– Oscar himself, once again, back in the same outfit he had on when he picked up his daughter from the party, returning home, only to encounter his family as a family of chimpanzees.

After this, the limos go “home” to their garage, where we first encounter the film’s title, and get to hear them (the limos) engaging in a bit of after-hours chatter.

I’m sure you can see why I called the film “quite focused.”

Seriously, though, I think I understand what Carax is up to. As my title would seem to suggest, he’s re-working Shakespeare’s metaphor of the “seven ages of man” with the cinema rather than the stage as metaphor. In Shakespeare’s (or Jacques’s) rendering of a man’s life, we play many parts, but we play them in sequence. First we are the “mewling and puking” infant, then the schoolboy “creeping like snail” to school, then the lover, the soldier, the justice “in fair round belly,” and so forth until we arrive at the last age, “sans teeth, sans eyes, sans taste, sans everything.”

But that is not the way an actor in the cinema experiences the playing of parts. The movie itself may (or may not) take its audience on a character’s “journey,” but the actor doesn’t go through that experience. He or she shows up for a day of shooting and plays a scene – has to dive in and become who he or she must be, in medias res, and cover the abbreviated arc of a shot before moving on to another bit, or even, potentially, another character entirely. (An actor friend recently told me about working with Hank Azaria in a play, and watching Azaria record a series of bits for “The Simpsons” from his dressing room; he got paid more for that voiceover than my friend got paid for the entire year.) That is what “playing a part” means in our mediated age.

And the conceit of “Holy Motors” is that this is a potent metaphor for what life is like now, just as Shakespeare’s theatrical metaphor was potent for his time. In common is the sensation that our life consists of role-playing, that any “real me” that might persist underneath it all is almost indiscernible, and that those we interact with are similarly playing their parts, and cannot be known as themselves. (By the end of the film, I found myself wondering whether there were any “normal” people in Paris anymore, or whether everyone was an “agent” – Oscar muses, at one point, about how much he misses the camera, and whether beauty, which exists in the eye of the beholder, can still exist when there is no beholder, all of which does suggest that the answer is “no.”) What is new is the lack of sequence, the roles and genres following abruptly and unpredictably one upon the other, with no connecting thread.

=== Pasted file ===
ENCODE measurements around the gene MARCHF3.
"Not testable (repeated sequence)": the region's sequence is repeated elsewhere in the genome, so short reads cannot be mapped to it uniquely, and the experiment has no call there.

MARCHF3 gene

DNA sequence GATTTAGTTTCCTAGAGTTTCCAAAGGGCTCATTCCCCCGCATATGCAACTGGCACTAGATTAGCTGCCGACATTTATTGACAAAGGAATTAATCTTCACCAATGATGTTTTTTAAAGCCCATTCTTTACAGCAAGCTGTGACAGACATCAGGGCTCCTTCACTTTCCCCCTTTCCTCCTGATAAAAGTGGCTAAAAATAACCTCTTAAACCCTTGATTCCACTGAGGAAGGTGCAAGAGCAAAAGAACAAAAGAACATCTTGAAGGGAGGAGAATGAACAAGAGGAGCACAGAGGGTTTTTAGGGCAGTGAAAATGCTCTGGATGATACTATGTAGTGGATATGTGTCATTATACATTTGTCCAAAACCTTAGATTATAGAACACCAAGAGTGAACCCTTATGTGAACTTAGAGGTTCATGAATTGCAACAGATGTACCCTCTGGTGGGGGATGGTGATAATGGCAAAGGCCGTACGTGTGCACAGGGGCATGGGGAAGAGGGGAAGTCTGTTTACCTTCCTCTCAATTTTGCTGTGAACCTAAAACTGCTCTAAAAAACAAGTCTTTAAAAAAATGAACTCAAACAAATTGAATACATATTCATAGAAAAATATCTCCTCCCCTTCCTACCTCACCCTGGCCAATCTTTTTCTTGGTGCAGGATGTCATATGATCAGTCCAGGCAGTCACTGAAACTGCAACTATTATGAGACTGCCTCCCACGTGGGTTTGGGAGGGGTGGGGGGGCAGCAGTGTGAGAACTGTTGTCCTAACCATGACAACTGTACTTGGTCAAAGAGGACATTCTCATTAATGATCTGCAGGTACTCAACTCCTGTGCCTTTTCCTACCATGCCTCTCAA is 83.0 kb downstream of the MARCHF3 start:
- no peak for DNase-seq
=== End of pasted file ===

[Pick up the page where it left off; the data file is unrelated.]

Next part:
There’s specific parody here and there in “Holy Motors” – mocking specific Hollywood and French cinema conventions (the double theme that shows up in both murders is a particularly hoary convention, parodied mercilessly in Charlie Kaufman and Spike Jonze’s “Adaptation“), and the particular absurdities of our times (those websites on gravestones), but the overarching metaphor has more power than these. Carax rouses our emotions most strongly in scenes that we know are fake – the old man with his niece, which seems to affect both actors genuinely; and, most alarmingly, Eva’s (Jean’s?) suicide, which looks plenty real . . . except that we’ve already seen Oscar shot multiple times and stabbed in the neck, without any lasting effect. The point is not so much “this is a movie; nothing is real” but that even in life nothing is “real” in the sense of completely and immediately accessible because all we can do is play the part we are supposed to play in that particular scene. The comically mystifying transformation of Oscar’s family into apes is the most brutally true instance of the metaphor. Who has not occasionally looked at his loved ones and said, “these are alien beings, a different species, who will never truly understand what I am saying, and I just have to get through this evening without them noticing that I know this about us.”

The film “Holy Motors” reminded me of most is “Synecdoche, New York,” another movie that makes an elaborate analogy between art and life. The difference is that “Synecdoche” was about the theatre, and centered on a writer/director, and so was highly controlled and governed by a relentless march towards mortality. “Holy Motors,” about cinema and centered on an actor, exhibits a more playful, more disorienting, but no less terrifying anarchy. (One might compare Through the Looking Glass, with its governing chess metaphor, and Alice’s Adventures Underground, with its governing playing card metaphor.)

In any event, as I say, this was the most interesting film I saw this year. I can’t promise you’ll like it. I can promise it’s worth seeing.

about the author

Noah Millman, senior editor, is an opinion journalist, critic, screenwriter, and filmmaker who joined The American Conservative in 2012. Prior to joining TAC, he was a regular blogger at The American Scene. Millman’s work has also appeared in The New York Times Book Review, The Week, Politico, First Things, Commentary, and on The Economist’s online blogs. He lives in Brooklyn.